Film directors are increasingly getting into the business of lending their names to projects they don’t direct. Usually the name appears in a bold font above the title: “Film Director Presents…” It can be quite confusing for audiences who don’t understand that the filmmaker is simply offering a stamp of approval.
Quentin Tarantino, Gullermo del Toro and now James Cameron have all taken advantage of the celebratory advertising tool. For Cameron, his stamp of approval should be rescinded.
Sanctum features impressive visuals and dynamite camerawork (likely the reason Cameron was involved), but the acting is woefully sub-par and ruins what could have been an entertaining film.
Frank (Richard Roxburgh, the only actor of the bunch who is believable) and his son Josh (Rhys Wakefield) are not exactly on speaking terms. Frank is a veteran cave diver who is stationed in the South Pacific, exploring uncharted territories in a vast network of underground tunnels. His son is a skilled rock climber, but hasn’t applied himself in life and thus has constant run-ins with his father.
While exploring the far reaches of the caves known as Esa-ala, Frank, Josh and a team of divers get stuck beneath the surface as a treacherous storm floods the ground up above. Their only escape is to dive deeper into the cave and find what no man has found before: an exit to the nearby ocean.
Sanctum, although it’s based on a true story, plays very much like a horror film. Every few minutes a new character becomes a victim of the elements. Because of the poor acting from just about every cast member, the losses don’t register as emotionally as they should.
Roxburgh does an admirable job as the grizzled man who becomes the designated leader of the pack. The actor, best known for his roles in Van Helsing and Moulin Rouge!, finds the right balance between petulant father and adventurous loner.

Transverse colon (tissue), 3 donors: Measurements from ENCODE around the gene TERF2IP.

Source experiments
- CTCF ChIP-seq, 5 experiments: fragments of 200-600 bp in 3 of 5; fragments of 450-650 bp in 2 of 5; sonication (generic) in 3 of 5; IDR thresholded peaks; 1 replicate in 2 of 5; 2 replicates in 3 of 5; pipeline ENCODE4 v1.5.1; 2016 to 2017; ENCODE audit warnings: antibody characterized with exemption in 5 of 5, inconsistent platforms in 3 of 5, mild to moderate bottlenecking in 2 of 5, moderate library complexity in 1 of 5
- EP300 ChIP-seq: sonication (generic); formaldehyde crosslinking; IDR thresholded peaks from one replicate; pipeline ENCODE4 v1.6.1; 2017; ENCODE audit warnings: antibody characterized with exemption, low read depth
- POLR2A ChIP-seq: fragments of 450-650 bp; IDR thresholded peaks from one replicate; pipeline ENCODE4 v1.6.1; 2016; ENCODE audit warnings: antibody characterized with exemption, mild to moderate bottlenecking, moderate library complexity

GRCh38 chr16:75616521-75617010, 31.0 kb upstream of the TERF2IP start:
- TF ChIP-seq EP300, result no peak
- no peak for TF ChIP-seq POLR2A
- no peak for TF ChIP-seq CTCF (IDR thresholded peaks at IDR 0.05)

Wakefield is in over his head. The character of Josh is a critical addition to the film; patching together his broken relationship with Frank is as important as their actual survival techniques. Unfortunately, Wakefield can’t keep up with Roxburgh’s obvious talents. Too often he sounds like an annoying child at a candy store. He doesn’t act the part; he simply says his lines and then goes swimming in the water.
Ioan Gruffudd as Carl, the financier behind the cave-diving expedition, fares even worse. The cheesy lines that he’s forced to say are cringe-worthy. Sanctum would have been a better documentary than dramatic film. The actors can’t compete with their beautiful surroundings.
Director Alister Grierson, working off a script by John Garvin and Andrew Wight, is able to achieve some suspenseful scenes where the dive team is met with seemingly impossible situations. But his efforts are moot. A movie can only be as good as its acting, and Sanctum takes a dive in that department.
The camerawork, which Cameron is sure to have influenced, is still impressive throughout the 108-minute feature. The underwater environment of the cave system comes to life with a majestic purity that is beautifully effective. It saves the film from being a complete bore.
One also has to wonder how much of this story is true. There is no postscript saying who the real people might be, and because of the nature of the events depicted in the film, it’s hard to believe that any screenwriter could piece together what actually happened down in the caves. The “true story” element is as believable as the acting.
By John Soltes / Publisher / John@HollywoodSoapbox.com
Directed by Alister Grierson
Written by John Garvin and Andrew Wight
Starring Richard Roxburgh, Ioan Gruffudd and Rhys Wakefield
Running time: 108 minutes
Rated R for language, some violence and disturbing images
Click here to purchase Sanctum on DVD.